If you like comics that spotlight the often humorous relationship between Scrooge McDuck and his nephew Donald Duck then Uncle Scrooge and the Witching Stick is a good read.

Gyro’s Workshop is a single illustration that could be a poster that any DuckFan would hang in their home.

In Island In The Sky Uncle Scrooge looks beyond the sky for a new hiding place for his money. When he finds a suitable location among the asteroid field between Mars and Jupiter. The story takes the ducks on a galactic adventure that brings them face to face with the inhabitants of the asteroid.

In Hound of the Whiskervilles Scrooge McDuck decides to earn his place in Duckburg’s high society by proving that he has “Background.” His quest leads him to his hometown of Glasgow to find a piece of his ancestral history, the Tartan of Clan McDuck! This is the first appearance of the tartan.

Pipeline To Danger tells the story of one of Scrooge McDuck’s entrepreneurial oil ventures that leads to a confrontation between “The Big Operator” and some little locals (very little locals)…

If you love Barks’s single page stories, then The Bird Camera will undoubtedly be a favorite Gyro story. Gyro lugs around his latest invention in search of a Curly-Tailed Woodpecker.

Yoicks! The Fox! Is another story in this volume that may seem familiar. Uncle Scrooge must join a fox hunt to earn an opportunity to buy a lucrative business. Things get a little sideways when Donald and the nephews decide to help.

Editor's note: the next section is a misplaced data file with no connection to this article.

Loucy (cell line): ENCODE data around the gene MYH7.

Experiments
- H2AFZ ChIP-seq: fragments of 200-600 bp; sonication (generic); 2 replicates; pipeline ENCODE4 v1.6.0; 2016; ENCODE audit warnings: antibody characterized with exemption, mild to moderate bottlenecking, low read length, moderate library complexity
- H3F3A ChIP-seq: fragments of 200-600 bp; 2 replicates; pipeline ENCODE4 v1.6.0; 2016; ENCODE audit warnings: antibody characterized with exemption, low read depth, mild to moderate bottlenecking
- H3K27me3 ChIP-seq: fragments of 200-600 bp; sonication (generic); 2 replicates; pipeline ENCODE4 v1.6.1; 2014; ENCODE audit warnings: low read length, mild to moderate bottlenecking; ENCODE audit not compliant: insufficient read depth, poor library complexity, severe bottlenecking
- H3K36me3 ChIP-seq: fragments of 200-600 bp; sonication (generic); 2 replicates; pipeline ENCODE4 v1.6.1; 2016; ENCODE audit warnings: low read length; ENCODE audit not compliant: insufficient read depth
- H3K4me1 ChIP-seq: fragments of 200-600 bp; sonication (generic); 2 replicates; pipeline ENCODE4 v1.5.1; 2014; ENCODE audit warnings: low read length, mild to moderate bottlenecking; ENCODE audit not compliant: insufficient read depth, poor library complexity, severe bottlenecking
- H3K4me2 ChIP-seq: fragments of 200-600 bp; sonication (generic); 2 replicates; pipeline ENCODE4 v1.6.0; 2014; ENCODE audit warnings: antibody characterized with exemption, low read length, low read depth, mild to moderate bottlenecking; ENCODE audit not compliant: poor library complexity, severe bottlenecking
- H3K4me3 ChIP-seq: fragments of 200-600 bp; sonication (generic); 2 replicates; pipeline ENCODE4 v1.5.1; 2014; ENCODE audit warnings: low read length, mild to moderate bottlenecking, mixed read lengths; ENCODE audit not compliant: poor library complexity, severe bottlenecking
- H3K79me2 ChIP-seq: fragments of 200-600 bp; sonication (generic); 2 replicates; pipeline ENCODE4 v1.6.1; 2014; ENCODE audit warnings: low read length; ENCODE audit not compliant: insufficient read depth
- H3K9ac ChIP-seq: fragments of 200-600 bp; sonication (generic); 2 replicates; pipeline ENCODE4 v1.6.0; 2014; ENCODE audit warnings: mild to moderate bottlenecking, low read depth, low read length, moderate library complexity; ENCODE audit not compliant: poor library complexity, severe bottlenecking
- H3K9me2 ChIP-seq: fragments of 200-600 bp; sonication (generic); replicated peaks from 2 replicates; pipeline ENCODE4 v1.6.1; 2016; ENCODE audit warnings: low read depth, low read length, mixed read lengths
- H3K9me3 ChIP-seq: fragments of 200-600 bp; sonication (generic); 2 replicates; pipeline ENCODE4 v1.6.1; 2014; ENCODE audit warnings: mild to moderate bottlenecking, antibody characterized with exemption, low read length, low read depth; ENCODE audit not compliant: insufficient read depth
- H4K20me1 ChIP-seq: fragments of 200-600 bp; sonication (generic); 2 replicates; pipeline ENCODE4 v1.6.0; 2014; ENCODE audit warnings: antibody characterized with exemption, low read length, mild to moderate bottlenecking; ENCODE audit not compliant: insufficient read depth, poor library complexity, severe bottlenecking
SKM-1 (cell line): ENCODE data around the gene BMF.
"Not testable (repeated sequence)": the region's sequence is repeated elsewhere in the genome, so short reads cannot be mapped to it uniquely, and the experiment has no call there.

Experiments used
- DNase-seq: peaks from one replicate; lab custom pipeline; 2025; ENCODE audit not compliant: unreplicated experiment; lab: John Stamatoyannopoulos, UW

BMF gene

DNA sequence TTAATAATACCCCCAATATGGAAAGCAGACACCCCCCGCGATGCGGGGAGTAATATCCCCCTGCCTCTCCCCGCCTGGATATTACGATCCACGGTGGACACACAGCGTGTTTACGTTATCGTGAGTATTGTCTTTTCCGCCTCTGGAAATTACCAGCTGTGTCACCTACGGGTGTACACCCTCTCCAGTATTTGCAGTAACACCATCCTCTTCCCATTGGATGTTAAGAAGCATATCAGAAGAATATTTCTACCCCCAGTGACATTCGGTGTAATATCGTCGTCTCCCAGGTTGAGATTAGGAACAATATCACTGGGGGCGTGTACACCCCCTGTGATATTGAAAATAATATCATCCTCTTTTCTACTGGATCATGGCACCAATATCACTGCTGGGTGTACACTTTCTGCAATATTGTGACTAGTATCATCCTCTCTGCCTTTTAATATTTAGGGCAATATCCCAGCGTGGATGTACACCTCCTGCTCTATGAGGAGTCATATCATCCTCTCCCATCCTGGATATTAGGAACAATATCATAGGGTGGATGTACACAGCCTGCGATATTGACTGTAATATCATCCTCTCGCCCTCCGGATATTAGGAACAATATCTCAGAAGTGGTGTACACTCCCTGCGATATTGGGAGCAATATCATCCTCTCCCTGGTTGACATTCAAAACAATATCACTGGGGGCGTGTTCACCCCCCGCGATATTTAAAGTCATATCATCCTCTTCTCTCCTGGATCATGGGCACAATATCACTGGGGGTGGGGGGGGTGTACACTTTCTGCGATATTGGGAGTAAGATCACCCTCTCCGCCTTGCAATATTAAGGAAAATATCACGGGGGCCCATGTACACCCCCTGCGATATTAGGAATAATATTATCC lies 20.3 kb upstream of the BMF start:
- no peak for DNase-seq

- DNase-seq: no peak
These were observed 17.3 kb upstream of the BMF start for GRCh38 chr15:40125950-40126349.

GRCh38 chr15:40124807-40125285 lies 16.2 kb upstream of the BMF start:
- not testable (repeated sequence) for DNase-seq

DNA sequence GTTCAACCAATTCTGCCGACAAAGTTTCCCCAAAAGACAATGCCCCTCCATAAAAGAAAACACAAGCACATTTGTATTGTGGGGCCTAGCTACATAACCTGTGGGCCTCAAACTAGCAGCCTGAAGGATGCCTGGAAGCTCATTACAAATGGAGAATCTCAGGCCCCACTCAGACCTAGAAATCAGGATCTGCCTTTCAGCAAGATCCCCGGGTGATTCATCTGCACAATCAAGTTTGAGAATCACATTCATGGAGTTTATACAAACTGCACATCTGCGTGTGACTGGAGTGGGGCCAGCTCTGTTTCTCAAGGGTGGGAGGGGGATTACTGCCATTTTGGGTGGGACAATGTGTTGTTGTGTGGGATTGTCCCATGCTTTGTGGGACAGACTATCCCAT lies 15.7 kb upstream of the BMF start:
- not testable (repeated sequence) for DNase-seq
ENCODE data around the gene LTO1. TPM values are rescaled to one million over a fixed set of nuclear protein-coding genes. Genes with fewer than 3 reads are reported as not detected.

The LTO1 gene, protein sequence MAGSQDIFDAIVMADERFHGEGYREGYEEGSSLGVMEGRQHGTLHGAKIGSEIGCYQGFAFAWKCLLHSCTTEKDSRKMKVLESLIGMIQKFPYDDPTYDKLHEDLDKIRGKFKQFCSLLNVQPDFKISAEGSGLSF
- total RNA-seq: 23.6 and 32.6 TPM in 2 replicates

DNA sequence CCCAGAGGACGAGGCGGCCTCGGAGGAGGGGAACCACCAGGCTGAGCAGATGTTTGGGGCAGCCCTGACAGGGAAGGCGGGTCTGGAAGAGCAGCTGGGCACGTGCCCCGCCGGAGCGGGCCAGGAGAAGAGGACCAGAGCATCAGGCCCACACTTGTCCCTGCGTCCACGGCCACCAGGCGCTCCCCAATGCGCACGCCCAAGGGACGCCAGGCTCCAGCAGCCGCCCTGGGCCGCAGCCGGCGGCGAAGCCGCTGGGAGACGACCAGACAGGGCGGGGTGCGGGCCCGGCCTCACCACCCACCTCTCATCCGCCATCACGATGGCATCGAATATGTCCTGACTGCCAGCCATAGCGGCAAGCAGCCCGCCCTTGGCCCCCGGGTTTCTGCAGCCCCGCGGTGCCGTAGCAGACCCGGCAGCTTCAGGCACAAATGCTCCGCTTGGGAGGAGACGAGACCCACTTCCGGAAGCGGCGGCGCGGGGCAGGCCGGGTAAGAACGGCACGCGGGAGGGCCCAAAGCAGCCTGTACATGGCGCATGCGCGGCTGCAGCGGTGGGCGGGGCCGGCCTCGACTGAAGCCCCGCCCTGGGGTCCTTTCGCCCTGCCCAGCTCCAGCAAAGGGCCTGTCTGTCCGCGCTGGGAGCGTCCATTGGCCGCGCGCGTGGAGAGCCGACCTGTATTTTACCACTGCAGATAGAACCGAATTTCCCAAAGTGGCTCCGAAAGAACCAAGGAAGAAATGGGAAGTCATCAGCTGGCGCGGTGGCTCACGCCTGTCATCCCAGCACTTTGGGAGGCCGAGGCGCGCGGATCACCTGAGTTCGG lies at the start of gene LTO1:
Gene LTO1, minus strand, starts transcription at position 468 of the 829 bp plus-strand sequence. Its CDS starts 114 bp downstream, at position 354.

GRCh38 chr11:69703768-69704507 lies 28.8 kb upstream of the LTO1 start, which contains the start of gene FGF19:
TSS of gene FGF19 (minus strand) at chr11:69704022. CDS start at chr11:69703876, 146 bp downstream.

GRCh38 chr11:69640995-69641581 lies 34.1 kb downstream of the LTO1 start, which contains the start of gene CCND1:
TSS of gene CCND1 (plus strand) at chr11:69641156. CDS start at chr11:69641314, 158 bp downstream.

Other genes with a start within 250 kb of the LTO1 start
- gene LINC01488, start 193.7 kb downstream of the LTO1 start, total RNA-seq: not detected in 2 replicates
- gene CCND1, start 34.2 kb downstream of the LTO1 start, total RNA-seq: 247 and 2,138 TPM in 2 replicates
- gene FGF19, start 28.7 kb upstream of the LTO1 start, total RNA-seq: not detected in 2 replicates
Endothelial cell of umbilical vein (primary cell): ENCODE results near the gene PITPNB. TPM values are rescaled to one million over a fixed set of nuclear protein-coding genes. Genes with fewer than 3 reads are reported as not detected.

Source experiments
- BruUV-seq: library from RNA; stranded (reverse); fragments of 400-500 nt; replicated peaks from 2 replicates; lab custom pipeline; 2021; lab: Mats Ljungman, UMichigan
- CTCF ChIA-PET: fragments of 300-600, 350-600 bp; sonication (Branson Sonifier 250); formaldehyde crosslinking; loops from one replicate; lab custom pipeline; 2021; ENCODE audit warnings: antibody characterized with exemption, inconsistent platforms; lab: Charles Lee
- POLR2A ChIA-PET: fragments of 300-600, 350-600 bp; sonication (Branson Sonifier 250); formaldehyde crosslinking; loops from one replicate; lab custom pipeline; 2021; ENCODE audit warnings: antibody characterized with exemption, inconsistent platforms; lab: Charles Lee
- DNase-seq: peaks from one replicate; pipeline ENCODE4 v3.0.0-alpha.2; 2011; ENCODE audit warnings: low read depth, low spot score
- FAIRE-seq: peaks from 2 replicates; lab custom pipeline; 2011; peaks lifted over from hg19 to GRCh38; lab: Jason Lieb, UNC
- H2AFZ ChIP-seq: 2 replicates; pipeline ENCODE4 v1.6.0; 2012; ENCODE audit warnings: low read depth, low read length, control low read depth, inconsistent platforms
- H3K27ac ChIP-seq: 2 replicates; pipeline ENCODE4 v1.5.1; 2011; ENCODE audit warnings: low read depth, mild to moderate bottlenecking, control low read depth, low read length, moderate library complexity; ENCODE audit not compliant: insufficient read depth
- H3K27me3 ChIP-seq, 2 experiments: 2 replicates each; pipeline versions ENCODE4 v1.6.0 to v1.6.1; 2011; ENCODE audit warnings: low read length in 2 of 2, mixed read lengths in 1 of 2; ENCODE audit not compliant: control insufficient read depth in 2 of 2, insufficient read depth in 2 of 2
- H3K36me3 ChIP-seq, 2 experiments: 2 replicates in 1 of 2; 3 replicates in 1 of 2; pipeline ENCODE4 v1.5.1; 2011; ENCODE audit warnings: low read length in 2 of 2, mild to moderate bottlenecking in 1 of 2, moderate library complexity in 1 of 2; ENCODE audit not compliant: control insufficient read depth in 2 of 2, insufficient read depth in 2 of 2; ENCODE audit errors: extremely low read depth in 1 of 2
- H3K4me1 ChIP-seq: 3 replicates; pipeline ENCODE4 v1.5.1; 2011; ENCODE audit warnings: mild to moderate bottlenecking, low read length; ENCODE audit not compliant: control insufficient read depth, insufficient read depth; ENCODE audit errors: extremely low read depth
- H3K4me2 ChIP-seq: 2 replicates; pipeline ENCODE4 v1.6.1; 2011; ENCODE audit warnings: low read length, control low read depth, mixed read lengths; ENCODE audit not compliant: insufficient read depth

In The Odd Order Gyro Geerloose treats Little Helper to a meal at a nice restaurant.

The Beagle Boys are again trying to steal a fortune from Scrooge McDuck, and this time the heist takes place on the sea in All At Sea.

What is Scrooge McDuck to do when he learns that he no longer owns the largest emerald in Duckburg? Why, go on an adventure to find a larger one, of course… Are you new? Check out this story in Two-Way Luck.

In Gyro Gearloose and Gus Goose on the Dream Planet the duo travel to Gus’s “dream planet.” A planet full of lazy ducks who spend all of their time waiting on fruit to fall from trees and feed them. But what happens when Gyro influences one of the inhabitants to get his own meal?

The Gab-Muffer tells a story about Gyro inventing something to help Donald with his loud nephews. Of course things go wrong.

The Stubborn Stork is another Gyro story. Gyro needs to sell some of his Bike-Saucers, and he finds a potential customer in Scrooge McDuck.

Gyro Gearloose is determined to adhere to the rule that the customer is always right, but will he be able to keep the rule when he is hired by Gladstone Gander to find his lost, luck rabbit’s foot in The Lost Rabbit Foot?

In Milktime Melodies Gyro Gearloose is hired by Grandma Duck to cure her cows of the jitters.

Gyro Gearloose attempts to win an inventors’ contest by building a better mousetrap in Gyro Gearloose and the Inventors’ Contest, but Little Helper is forced to save the day (again) when his rival attempts to cheat.

Helper must once again aid Gyro Gearloose in Oodles of Oomph. Gyro decides to boost his funds by entering a new invention in a boat race.